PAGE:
Critical   April 21st, 2010 1:50 pm ET

This is an incredibly poorly written article. While I did get the point of what the author was trying to say, he definitely has problems getting to the point–the opening is so poorly done it's silly. Seriously, CNN, is this what passes for journalism these days? Seriously, do you need 8 or 9 rhetorical questions in one article?


dwighthuth   April 21st, 2010 1:55 pm ET

The only reason people hide or cover their personalities is because they are insecure about theirself and who they are so they try to be someone else which furthers their downward spiral into the realm of constantly having to cover their tracks with lies and other self defaming notions. That's capitilism for you, trying to be some else.


Franko   April 21st, 2010 1:56 pm ET

For a man, learning from a female Avatar, with the bumps in the right places, could be a serious distraction. - But, can playing strip poker with her heighten the learning experience ?


Interplexer   April 21st, 2010 1:57 pm ET

why does it matter? thats why u do not make relatioinships based on a pic duh.


Rich   April 21st, 2010 1:58 pm ET

So, the professor COULD be out walking around campus, but students think the professor is staring at them??
weird.


RonNoSpam   April 21st, 2010 2:12 pm ET

Given subconscious human biases, technology that masks gender and race may be necessary for real equality to occur. John Lennon and Yoko Ono held a press conference while hidden inside a bag to make the point that people should be more interested in our thoughts than our appearance. And consider the plight of those so hideously disfigured that others cannot bear the sight of them! Anonymity has valid use as well as misuse.


mary   April 21st, 2010 2:17 pm ET

Like playing 21 at the new computerized tables. It is just weird to have a avatar as a dealer.


Val   April 21st, 2010 2:17 pm ET

Then again, is there a side of this for good? Does it matter if your professor is staring at you? If you're getting your education? Does it matter if the person you're gaming with online is male/female/white/black? Wouldn't this be something people could say will help get passed racial issues?

This is also nothing new, I've been gaming online for over a decade, and you never know who's the other name/char until you talk to them on audio programs, or meet them. I never care, if they can keep to their task and we get the job done, while having a few laughs.


Terri   April 21st, 2010 2:20 pm ET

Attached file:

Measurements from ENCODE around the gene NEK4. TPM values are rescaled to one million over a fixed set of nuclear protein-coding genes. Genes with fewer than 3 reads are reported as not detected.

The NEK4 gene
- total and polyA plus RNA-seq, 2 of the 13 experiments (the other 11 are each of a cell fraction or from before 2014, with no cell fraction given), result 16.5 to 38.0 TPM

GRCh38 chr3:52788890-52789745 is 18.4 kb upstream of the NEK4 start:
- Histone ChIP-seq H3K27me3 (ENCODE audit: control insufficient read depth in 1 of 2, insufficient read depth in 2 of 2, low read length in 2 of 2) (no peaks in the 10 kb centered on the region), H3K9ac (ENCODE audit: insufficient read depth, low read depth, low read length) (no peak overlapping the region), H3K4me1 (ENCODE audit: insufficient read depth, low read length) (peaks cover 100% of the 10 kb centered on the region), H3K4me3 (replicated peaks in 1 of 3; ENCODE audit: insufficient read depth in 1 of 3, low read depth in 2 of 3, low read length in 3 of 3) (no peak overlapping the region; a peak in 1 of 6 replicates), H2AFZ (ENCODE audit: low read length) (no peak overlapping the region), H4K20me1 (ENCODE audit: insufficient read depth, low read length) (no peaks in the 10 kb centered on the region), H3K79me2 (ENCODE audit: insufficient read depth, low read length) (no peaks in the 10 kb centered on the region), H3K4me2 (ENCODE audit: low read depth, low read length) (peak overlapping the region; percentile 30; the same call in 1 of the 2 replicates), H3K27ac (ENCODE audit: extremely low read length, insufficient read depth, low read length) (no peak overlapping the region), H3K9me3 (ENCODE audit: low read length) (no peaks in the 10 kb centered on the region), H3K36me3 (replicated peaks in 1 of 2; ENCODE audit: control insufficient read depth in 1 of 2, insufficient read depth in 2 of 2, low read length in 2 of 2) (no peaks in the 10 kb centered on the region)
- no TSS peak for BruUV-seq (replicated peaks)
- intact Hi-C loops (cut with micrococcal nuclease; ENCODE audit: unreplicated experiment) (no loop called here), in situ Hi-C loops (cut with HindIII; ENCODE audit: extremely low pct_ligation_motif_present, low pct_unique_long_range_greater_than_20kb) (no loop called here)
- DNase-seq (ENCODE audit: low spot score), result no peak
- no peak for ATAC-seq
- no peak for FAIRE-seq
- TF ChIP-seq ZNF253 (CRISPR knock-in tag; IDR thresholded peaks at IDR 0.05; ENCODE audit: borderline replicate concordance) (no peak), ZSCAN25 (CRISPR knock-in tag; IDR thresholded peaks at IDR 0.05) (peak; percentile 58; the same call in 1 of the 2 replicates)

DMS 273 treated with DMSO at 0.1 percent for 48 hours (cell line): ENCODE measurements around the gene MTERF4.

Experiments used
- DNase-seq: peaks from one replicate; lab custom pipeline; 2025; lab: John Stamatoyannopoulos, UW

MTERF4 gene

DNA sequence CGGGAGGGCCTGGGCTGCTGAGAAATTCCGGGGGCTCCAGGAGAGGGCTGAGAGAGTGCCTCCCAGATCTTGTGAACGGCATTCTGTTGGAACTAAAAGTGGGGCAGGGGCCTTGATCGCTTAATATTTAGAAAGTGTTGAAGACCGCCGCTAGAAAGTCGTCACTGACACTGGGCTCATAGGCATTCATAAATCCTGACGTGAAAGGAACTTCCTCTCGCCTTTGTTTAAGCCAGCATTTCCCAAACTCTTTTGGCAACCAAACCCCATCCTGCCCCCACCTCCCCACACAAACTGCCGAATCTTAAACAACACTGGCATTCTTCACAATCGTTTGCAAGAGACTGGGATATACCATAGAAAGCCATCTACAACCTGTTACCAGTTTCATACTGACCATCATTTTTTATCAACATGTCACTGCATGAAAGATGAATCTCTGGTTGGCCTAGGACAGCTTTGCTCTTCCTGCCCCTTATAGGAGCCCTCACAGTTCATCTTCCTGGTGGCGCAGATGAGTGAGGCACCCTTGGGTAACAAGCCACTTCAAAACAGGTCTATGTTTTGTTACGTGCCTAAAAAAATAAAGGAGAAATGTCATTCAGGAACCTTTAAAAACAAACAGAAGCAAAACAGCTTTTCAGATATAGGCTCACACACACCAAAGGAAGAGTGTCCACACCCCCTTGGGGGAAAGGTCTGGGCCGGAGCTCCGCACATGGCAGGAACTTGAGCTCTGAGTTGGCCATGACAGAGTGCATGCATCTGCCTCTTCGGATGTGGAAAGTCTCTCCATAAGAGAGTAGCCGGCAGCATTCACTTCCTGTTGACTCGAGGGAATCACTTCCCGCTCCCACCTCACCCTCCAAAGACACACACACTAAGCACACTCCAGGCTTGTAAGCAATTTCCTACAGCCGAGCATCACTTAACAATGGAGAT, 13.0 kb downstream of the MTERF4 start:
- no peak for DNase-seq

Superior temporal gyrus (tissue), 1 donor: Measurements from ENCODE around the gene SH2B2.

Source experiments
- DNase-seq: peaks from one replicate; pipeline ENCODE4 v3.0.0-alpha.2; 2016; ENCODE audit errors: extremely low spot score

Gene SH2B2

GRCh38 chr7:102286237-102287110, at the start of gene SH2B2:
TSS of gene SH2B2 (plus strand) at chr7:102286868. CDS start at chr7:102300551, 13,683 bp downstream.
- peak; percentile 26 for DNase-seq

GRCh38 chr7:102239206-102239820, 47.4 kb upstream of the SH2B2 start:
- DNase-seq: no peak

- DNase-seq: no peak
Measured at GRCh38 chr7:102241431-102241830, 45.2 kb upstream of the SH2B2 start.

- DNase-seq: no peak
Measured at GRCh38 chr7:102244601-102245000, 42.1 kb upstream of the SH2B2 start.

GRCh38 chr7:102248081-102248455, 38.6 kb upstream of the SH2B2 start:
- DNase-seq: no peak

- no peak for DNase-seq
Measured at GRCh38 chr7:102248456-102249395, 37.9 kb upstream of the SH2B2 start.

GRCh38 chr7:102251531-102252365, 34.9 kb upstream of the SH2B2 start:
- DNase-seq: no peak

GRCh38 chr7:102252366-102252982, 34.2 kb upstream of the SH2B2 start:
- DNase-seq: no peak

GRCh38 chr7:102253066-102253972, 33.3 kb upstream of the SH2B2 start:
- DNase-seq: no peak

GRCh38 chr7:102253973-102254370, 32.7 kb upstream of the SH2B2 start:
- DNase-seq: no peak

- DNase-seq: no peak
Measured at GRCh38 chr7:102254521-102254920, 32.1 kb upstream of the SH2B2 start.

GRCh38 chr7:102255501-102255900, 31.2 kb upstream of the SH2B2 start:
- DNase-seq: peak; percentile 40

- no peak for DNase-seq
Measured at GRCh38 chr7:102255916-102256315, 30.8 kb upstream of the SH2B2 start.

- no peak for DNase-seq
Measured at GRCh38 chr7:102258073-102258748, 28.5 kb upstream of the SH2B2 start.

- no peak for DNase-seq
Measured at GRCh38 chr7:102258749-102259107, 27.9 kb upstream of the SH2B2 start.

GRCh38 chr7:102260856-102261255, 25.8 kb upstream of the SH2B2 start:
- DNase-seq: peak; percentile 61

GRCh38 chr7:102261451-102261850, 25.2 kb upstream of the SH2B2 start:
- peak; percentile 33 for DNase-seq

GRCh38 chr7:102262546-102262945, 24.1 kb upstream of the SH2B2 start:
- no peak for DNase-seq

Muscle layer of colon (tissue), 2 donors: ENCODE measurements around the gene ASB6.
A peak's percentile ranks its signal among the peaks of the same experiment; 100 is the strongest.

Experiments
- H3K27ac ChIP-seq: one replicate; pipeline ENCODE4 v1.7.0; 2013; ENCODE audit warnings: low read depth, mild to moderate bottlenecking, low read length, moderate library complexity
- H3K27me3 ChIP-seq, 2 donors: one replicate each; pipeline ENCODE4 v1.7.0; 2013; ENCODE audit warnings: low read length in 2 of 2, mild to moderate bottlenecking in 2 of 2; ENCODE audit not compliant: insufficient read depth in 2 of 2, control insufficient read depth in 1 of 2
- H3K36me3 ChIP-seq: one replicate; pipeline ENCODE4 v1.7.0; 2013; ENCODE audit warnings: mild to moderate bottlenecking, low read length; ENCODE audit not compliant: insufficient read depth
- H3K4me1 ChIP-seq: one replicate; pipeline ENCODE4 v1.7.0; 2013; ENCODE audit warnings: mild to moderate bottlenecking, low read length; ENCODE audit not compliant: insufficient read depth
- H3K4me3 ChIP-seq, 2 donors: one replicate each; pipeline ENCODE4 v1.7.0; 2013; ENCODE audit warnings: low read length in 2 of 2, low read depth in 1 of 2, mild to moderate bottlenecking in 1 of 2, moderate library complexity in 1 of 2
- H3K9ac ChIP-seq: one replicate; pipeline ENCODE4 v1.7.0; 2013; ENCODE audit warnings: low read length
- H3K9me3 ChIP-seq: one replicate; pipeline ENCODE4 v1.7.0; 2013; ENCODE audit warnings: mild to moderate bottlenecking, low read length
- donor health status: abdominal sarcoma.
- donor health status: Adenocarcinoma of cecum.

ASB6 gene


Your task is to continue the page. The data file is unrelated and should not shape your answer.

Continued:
Call me old fashioned, but I like to know who I'm talking to. There's alot of weirdos and predators on the internet. For safety's sake, I prefer to keep it real.


Ballz   April 21st, 2010 2:29 pm ET

I understand why some adults would use online college programs and Im not against it for the working folks who take classes on the side but for the lazy kid who wants to take classes from home I can only say one thing: Get off your lazy butt and do what the rest of us had to do! The kids these days lack socialization skills because they sit indoors playing virtual games and then they dont know what to do around other humans in the classroom.
Well, that ought to get the flamethrowers into gear


skieBlu   April 21st, 2010 2:48 pm ET

It doesn't really matter who wears a mask as long as everyone knows that wearing a mask is part of the accepted rules. It's only when you're led to believe that there is no mask that wearing a mask becomes unethical.


Virtual Dude   April 21st, 2010 3:27 pm ET

Your online (avatar) persona requires different levels of anonymity for different situations. Facebook is very intimate (with your friends) while your purchases or sales at eBay are mostly anonymous. The same is true for Virtual live interaction – corporate collaboration requires that your avatar be a representation of you, while a visit to 2nd Life enables the real user to play a fantasy character.

Some of the newer Avatar Builders allow you to start with a photograph to make a version of yourself, or create a complete fantasy Avatar. There is even one that allows you to transport your avatar(s) that were created once – to many different environments.

We will definitely be testing the limits of digital representation for the foreseeable future – but what fun!


Ray Liotta   April 21st, 2010 3:44 pm ET

I can't help thinking of the song "The Stranger" by Billy Joel when reading the last 2 lines of this article... Deeper concept than it seems...


Professor Avatar « Annie's Blog   April 21st, 2010 7:56 pm ET

[...] recently read an article ("Hey, is that avatar lying to me?" )  about how teachers can create avatars for an online classroom setting that is meant to keep the [...]


Kris Jackson   April 21st, 2010 10:20 pm ET

We're moving into a world in which some people are real, some are not, and some are in between. If you're talking to a person's avatar in Second Life, you're really talking to a person, even though it's not that person ... except when you're not. (I was talking tonight to an AI avatar in there who seemed a lot like a real person.) We're going to have to come up with new definitions, new boundaries, of who and what are real, and what truth and honesty are. Reality itself crumbles before the onslaught of the digital world.


Sency   April 22nd, 2010 2:16 am ET

this is interesting. The avatar movie created a lot of cool scenarios

http://www.sency.com/avatar-movie.htm


iFang   April 22nd, 2010 4:07 am ET

Hello? This isn't anything new. MMORPGs, anyone?


John Sonpull   April 22nd, 2010 4:59 am ET

what a thoroughly idiotic article discussing an even more idiotic premise. it's virtual reality. it's all fake. who cares?